Upper school music groups celebrate end of semester with annual winter concert

Senior+violin+soloist+Hanoom+Lee+leads+the+orchestra+in+Pablo+de+Sarasate%27s+%E2%80%9CZigeunerweisen%22+during+the+annual+winter+concert+last+Friday.+The+upper+school+orchestra+was+joined+by+the+upper+school+jazz+and+lab+bands%2C+with+all+three+groups+performing+pieces+from+their+repertoires.

Sriya Batchu

Senior violin soloist Hanoom Lee leads the orchestra in Pablo de Sarasate's “Zigeunerweisen" during the annual winter concert last Friday. The upper school orchestra was joined by the upper school jazz and lab bands, with all three groups performing pieces from their repertoires.

by Sarah Mohammed and Saurav Tewari

The upper school orchestra, jazz band and lab band performed in their annual winter concert on Friday in the Rothschild Performing Arts Center, commemorating their work this semester.

The orchestra played a variety of specially picked pieces, including George Gershwin’s “American in Paris Suite,” which is a jazz-influenced piece inspired by Gershwin’s time in Paris; Pablo de Sarasate’s “Zigeunerweisen,” which is a virtuosic violin solo piece based on Roman themes; Franz Schubert’s “Unfinished Symphony,” which is an incomplete symphony with only two movements written, composed around the time Schubert was diagnosed with syphilis; and Camille Saint-Saëns’ “Danse Bacchanale,” which is a drunken celebration dance from the opera “Samson and Delilah.”

“This is the only concert all year that features our two jazz ensembles and the Harker Orchestra. The variety of ensembles allows the listener to enjoy diverse repertoire,” Dr. David Hart, the conductor for jazz band and orchestra, said.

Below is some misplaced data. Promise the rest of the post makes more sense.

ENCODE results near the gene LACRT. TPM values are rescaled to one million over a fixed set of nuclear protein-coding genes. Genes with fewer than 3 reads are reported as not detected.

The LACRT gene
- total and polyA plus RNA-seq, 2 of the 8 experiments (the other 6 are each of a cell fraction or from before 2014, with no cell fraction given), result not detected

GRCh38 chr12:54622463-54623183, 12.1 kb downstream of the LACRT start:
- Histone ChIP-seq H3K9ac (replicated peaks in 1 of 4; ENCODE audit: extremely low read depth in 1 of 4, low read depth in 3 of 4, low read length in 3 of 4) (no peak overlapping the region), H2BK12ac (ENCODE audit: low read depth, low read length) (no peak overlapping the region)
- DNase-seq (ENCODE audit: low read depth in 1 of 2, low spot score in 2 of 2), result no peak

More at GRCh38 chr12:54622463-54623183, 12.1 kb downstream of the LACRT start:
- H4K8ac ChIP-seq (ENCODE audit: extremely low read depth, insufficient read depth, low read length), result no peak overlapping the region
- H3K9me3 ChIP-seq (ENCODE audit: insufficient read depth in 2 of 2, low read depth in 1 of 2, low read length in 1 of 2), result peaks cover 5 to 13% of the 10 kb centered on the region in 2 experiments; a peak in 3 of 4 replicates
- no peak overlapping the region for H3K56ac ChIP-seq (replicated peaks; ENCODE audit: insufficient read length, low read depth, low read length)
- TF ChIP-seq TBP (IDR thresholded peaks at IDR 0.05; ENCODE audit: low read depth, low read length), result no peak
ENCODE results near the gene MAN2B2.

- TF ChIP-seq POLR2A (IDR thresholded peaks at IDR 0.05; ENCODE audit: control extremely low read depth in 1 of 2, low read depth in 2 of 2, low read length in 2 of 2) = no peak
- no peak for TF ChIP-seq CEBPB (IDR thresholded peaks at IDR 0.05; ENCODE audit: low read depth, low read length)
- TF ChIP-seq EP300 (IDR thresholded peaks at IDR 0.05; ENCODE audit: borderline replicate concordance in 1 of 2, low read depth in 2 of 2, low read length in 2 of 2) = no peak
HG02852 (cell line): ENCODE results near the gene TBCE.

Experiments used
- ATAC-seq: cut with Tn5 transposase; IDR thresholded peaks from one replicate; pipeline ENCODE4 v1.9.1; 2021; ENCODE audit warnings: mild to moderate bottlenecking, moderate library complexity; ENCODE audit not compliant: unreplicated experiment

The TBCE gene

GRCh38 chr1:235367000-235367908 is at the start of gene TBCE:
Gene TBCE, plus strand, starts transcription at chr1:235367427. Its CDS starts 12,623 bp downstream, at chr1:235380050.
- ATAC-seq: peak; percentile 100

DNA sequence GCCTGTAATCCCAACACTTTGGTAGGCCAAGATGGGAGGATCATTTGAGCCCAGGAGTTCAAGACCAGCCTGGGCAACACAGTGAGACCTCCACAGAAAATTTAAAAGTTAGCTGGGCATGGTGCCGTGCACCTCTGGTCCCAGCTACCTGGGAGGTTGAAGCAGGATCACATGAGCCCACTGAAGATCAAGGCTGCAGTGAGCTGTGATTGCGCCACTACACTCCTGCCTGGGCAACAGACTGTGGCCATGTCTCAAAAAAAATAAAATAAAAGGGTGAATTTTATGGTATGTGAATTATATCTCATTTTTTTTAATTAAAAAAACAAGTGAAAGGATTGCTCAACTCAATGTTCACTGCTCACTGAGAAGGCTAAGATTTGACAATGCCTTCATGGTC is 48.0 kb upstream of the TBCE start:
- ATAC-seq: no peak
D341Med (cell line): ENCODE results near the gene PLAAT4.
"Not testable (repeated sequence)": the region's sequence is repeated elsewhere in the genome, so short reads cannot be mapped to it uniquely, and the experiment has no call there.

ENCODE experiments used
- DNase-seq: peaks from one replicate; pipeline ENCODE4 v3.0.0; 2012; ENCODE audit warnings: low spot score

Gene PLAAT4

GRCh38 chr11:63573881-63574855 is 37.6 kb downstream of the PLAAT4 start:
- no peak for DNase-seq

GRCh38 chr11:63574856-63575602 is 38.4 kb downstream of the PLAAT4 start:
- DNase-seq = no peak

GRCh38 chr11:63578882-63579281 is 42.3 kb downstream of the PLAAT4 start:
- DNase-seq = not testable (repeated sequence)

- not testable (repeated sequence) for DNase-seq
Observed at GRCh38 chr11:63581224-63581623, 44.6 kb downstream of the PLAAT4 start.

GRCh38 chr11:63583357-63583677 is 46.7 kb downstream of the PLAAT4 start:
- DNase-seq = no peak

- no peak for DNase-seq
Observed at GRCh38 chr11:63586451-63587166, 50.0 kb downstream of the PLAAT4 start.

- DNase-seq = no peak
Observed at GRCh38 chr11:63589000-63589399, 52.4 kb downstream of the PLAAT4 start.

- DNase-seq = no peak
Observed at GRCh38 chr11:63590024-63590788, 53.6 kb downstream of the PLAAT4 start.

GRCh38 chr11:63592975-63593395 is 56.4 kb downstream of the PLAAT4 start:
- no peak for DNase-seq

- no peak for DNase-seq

This winter concert was the first major concert of the season, but it was a daunting task to play new pieces. Many required students to learn new instruments while staying in harmony.

“It was hard at the beginning of the year because a lot of us started learning different instruments, but Mr. Taniguchi and Dr. Hart have helped us become comfortable with the switch,” Amrita Pasupathy (9), who is a trumpet in the lab band, said.

The repeated practice throughout class and after school paid off, as all three groups looked forward to showcasing their talents on this set of repertoire. They even invited several guests to assess and help improve their music.

“We have worked intensely on our repertoire under Dr. Hart’s lead and also had workshops with several guest artists, such as David Amram, the Bohemian Trio, and other musicians, which were all very rewarding experiences,” Sophia Horng (11), who is the concertmaster of the orchestra, said.

Dr. Hart emphasized that each orchestra player goes to great lengths to improve their music. Even the most advanced members found a way to challenge themselves, with the Sarasate featuring senior violin soloist Hanoom Lee.

“In many ways the preparation never stops. The learning never stops. We are constantly trying to make this music come alive and deeply learn about these great works of art. To me, the Winter Concert is a moment to share music that highlights all the wonderful learning that has taken place during the first semester,” Dr. Hart said.

Sriya Batchu
Saxophonist Camilla Lindh (10) plays with lab band during last Friday’s winter concert. Lab band, conducted by Naoki Taniguchi, opened the concert with four pieces from their repertoire, which they’ve been working on over the past semester.

The annual concert has changed slightly compared to previous years in terms of venue and groups that were performing, but students have embraced the change because they are excited to continue sharing music with the people they love.

“Before, the winter concert was a combined effort of both the middle school bands as well as the upper school. Although this isn’t the case this year, the winter concert is a great way for all the musicians to get together and provides us with the opportunity to showcase what we’ve been working for the first major of the concert of the year,” Jia Parikh (9), who is a double bass in lab band, said.

For students who have performed in the winter concert before, the annual performance is loaded with meaning and nostalgia.

“The winter concert represents the orchestra’s first official concert of the season, and it’s always inspiring to experience the orchestra’s development from a newly formed group at the beginning of a season to an ensemble that has learned to listen and play with each other in harmony,” Sophia said.

Ultimately, the winter concert represents a glistening opportunity to share music with the Harker community.

“There are so many amazing musicians at Harker and this is an opportunity for them to share their talents with family, friends, and the Harker community,” Dr. Hart said.